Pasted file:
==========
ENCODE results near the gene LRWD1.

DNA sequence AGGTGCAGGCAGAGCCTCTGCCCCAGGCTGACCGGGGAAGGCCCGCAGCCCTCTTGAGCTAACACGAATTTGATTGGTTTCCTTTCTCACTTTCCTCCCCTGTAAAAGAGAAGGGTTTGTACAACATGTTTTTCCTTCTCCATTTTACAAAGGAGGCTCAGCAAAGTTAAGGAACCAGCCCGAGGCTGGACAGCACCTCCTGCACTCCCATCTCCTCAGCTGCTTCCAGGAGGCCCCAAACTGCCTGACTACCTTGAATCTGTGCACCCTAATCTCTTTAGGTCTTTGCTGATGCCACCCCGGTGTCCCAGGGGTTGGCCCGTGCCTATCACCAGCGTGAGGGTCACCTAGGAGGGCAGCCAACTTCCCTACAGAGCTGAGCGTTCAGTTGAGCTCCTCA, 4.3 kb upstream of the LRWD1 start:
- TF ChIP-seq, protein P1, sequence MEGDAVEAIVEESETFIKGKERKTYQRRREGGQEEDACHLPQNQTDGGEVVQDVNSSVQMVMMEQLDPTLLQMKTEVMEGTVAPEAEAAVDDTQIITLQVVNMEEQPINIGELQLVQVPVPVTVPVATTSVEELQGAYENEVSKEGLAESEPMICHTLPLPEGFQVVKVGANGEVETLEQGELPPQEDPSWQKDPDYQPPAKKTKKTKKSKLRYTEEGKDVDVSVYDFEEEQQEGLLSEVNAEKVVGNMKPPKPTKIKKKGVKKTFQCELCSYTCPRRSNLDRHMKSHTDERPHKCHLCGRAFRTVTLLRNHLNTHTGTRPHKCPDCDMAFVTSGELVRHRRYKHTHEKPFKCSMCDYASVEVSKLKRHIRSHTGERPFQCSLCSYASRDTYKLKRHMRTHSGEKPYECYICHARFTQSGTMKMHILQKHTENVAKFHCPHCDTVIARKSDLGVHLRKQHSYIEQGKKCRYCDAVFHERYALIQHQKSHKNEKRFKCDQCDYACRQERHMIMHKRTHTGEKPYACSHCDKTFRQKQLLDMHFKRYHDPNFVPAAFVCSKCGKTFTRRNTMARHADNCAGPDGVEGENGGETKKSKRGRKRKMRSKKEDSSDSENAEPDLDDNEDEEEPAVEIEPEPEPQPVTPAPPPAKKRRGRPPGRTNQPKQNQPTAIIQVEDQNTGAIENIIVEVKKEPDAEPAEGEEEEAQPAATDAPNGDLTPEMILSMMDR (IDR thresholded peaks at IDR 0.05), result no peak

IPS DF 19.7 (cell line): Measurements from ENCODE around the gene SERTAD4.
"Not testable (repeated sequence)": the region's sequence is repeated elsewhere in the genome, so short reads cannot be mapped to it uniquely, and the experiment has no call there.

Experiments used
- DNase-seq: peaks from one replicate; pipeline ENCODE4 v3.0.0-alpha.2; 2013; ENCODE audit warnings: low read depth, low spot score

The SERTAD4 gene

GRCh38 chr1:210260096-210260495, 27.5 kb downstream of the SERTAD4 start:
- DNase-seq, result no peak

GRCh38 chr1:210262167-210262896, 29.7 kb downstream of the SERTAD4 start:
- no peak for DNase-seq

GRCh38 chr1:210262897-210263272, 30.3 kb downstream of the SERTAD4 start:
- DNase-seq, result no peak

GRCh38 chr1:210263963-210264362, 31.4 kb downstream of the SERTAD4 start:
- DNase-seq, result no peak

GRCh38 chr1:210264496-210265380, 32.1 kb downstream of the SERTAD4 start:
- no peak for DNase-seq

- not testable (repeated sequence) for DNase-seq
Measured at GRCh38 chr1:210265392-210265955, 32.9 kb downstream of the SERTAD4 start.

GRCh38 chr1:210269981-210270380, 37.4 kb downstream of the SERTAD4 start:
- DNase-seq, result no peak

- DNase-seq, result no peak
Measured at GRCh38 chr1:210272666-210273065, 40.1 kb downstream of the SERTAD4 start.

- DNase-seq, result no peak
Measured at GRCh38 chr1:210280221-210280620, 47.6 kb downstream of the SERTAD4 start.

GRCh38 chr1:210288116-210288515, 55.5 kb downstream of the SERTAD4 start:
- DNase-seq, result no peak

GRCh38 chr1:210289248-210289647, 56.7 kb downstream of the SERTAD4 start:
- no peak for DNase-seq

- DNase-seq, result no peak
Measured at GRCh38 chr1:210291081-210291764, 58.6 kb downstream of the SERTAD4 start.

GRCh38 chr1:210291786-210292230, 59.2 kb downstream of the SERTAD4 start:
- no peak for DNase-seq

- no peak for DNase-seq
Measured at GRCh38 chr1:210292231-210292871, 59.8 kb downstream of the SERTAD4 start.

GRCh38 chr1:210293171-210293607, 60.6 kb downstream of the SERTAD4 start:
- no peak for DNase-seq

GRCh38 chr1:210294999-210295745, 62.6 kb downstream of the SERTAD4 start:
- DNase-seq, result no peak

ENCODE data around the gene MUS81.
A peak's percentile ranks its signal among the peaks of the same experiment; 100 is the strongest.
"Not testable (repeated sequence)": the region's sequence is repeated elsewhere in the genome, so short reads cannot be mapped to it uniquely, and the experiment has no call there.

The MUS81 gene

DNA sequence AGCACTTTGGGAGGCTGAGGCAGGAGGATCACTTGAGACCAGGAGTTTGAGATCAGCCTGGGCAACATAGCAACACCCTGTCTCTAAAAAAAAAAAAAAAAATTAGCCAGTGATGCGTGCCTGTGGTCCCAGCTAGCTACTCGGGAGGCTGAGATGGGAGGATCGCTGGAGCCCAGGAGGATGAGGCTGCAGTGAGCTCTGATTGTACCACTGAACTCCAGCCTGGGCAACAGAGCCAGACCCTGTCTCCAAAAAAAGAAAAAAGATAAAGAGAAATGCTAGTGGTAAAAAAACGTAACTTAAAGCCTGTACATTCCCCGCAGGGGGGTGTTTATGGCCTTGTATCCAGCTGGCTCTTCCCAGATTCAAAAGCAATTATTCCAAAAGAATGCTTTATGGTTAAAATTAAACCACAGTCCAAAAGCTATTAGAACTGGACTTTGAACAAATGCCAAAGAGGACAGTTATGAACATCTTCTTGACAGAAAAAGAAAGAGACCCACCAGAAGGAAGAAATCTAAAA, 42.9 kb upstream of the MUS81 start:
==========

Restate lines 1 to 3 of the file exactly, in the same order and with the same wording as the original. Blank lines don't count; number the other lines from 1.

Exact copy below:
ENCODE results near the gene LRWD1.

DNA sequence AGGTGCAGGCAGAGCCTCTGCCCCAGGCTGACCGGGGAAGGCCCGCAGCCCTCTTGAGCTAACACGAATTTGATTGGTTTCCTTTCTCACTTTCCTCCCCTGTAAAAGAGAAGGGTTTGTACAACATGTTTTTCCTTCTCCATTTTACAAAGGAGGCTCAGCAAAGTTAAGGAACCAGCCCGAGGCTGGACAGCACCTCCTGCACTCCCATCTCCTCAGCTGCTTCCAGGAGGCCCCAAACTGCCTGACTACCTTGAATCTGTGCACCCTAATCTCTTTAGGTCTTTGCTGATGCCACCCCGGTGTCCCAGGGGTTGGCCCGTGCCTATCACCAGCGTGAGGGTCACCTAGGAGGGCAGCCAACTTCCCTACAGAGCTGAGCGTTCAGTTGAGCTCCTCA, 4.3 kb upstream of the LRWD1 start:
- TF ChIP-seq, protein P1, sequence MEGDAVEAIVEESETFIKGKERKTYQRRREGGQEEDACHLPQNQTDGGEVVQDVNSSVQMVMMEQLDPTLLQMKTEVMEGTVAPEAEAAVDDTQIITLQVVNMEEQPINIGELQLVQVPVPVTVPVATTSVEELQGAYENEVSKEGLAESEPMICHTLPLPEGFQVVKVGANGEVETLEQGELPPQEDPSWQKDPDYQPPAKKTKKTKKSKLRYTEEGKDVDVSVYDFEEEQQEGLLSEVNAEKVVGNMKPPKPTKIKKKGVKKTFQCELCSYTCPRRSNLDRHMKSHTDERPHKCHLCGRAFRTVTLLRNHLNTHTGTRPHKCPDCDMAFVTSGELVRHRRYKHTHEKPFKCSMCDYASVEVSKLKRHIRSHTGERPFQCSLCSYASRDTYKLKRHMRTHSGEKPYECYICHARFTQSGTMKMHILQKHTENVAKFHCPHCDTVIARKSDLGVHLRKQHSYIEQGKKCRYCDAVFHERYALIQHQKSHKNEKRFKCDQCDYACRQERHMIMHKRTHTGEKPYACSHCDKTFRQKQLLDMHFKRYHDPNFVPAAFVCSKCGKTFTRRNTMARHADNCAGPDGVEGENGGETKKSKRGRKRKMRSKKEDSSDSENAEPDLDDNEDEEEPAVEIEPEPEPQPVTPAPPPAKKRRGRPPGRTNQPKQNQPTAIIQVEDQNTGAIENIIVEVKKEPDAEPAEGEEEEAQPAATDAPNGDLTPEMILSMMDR (IDR thresholded peaks at IDR 0.05), result no peak